For example, companies that still use physical checks need to be cautious of employees stealing funds by writing false checks. To avoid this situation, make a new policy that requires two employees to sign off on all purchases so they can spot-check one another. Make sure that every written check is documented thoroughly, and have alerts in place so all checks are accounted for.

The billing department may also be a source of fraud. Although we want to trust everyone that works on the billing team, management should also be aware of common schemes so they know what to look out for. Such scams can include employees that:

  • Make personal purchases with company cards
  • Set up fake vendors that they pay and then reroute the money to themselves
  • Create fake invoices
  • Pay for services that were not rendered

In many cases, employees are able to get away with these schemes because they are the only person handling the assignment and there isn’t enough oversight. This is why cross-training is so important. You want to have multiple people trained on the same processes so there can be a system of checks and balances in place. On top of that, hire a billing manager that can review all completed work.

Pay and Benefit Fraud

Some fraud schemes that are not tied to a specific department but are instead based around an employee hoping to take advantage of the pay and benefits that your company provides. A common type of fraud found at many businesses is time fraud, which could be the manipulation of time cards in order to get more pay for unworked hours or one employee clocking in another, even when they are not at work. When it comes to time fraud, an easy prevention technique is to require managers to approve all time sheets and report any suspicious activity.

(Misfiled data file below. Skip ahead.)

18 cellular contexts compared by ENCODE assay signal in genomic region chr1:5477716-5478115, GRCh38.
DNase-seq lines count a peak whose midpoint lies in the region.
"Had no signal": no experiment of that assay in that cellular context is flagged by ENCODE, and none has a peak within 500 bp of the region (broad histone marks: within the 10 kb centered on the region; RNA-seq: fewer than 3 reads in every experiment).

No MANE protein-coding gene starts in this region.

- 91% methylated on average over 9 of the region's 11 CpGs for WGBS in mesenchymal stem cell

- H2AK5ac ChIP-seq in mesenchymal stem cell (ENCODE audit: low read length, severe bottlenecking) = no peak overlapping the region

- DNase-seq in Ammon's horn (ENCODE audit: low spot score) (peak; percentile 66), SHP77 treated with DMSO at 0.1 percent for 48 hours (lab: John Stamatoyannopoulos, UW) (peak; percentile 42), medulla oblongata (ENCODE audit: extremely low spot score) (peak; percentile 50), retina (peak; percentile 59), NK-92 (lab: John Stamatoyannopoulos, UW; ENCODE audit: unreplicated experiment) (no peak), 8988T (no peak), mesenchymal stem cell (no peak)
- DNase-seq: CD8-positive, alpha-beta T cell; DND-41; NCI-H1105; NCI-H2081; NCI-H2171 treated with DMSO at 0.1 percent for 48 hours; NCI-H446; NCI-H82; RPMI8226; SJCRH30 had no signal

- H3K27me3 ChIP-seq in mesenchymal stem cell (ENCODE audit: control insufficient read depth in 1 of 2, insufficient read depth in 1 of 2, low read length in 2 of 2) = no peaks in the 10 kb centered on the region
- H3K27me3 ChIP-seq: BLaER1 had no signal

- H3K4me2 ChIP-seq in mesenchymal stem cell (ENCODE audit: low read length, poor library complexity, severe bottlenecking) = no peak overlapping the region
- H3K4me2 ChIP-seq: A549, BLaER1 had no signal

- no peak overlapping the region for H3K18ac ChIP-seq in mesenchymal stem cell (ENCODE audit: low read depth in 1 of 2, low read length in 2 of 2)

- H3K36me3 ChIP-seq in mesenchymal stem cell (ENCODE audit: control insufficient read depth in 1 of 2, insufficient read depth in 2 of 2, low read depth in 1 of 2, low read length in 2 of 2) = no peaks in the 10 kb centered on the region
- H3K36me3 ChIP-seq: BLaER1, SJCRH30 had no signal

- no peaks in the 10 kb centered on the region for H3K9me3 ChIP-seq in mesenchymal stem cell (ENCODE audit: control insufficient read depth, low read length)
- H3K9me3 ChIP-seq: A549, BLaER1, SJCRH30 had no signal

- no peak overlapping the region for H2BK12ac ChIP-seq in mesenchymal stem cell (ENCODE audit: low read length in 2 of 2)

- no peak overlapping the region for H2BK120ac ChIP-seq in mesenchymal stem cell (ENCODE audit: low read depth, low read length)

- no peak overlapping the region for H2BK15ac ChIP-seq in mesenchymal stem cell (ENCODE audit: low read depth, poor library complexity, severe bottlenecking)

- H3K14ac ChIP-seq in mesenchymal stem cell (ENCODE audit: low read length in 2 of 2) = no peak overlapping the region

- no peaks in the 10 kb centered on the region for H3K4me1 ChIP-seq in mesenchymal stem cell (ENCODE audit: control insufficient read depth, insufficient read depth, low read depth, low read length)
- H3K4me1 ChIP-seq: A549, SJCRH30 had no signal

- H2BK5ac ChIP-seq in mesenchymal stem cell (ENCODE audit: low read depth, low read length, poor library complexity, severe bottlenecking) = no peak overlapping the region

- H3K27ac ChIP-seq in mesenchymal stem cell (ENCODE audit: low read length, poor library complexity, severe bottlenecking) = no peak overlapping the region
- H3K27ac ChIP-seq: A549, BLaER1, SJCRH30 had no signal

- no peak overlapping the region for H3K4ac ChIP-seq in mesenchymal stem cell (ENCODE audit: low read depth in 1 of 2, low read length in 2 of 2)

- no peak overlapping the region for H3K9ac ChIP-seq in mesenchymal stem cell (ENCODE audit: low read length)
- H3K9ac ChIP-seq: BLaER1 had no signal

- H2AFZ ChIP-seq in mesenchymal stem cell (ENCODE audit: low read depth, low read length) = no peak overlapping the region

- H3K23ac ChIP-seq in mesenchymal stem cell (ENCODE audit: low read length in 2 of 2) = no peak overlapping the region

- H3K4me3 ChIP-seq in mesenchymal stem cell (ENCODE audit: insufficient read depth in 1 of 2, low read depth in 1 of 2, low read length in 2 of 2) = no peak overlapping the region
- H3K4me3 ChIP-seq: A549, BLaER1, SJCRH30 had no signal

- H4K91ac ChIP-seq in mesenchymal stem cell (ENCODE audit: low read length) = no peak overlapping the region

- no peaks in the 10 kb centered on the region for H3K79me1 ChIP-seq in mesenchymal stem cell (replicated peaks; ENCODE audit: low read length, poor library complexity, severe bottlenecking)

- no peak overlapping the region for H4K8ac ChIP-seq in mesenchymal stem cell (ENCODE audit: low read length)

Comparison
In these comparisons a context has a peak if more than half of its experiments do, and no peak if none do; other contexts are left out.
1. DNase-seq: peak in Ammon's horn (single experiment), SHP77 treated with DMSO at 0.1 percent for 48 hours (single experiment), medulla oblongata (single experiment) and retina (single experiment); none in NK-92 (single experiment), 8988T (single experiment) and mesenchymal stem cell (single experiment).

Employees can also commit fraud when it comes to their benefits, with one of the most common areas being workers’ compensation. This program is put in place to help employees get back on their feet after suffering a workplace injury, such as a slip and fall or exposure to toxic chemicals. However, many employees might see an opportunity and fabricate or exaggerate an injury just so they can get additional benefits.

Although most workers’ compensation claims are legitimate, you want to make sure that a report is taken that extensively details the incident; a vague or contradictory account may be a sign that they are making it up. Another red flag is when an employee reports an injury weeks or months after the incident without a legitimate explanation for the delay. You may also notice employee behavior that contradicts their claims — for instance, an employee who reports a broken leg, but you later spot them running around during recreational or work activities. Again, most claims are real, so tread lightly, but if you feel that a claim may be fraudulent, it may warrant investigation.

Although there are a lot of scary scenarios out there, most employees are good, honest, hardworking people. But don’t let this cloud your judgment. Actively prevent fraudulent activity and keep your company on the right track.


Brooke Faulkner
Brooke Faulkner
Brooke Faulkner is a mom, writer, and entrepreneur in the Pacific Northwest. She loves all things literary, doggish, and plant-based. Of those, words are her favorite. You can find more of her work on Twitter @faulknercreek.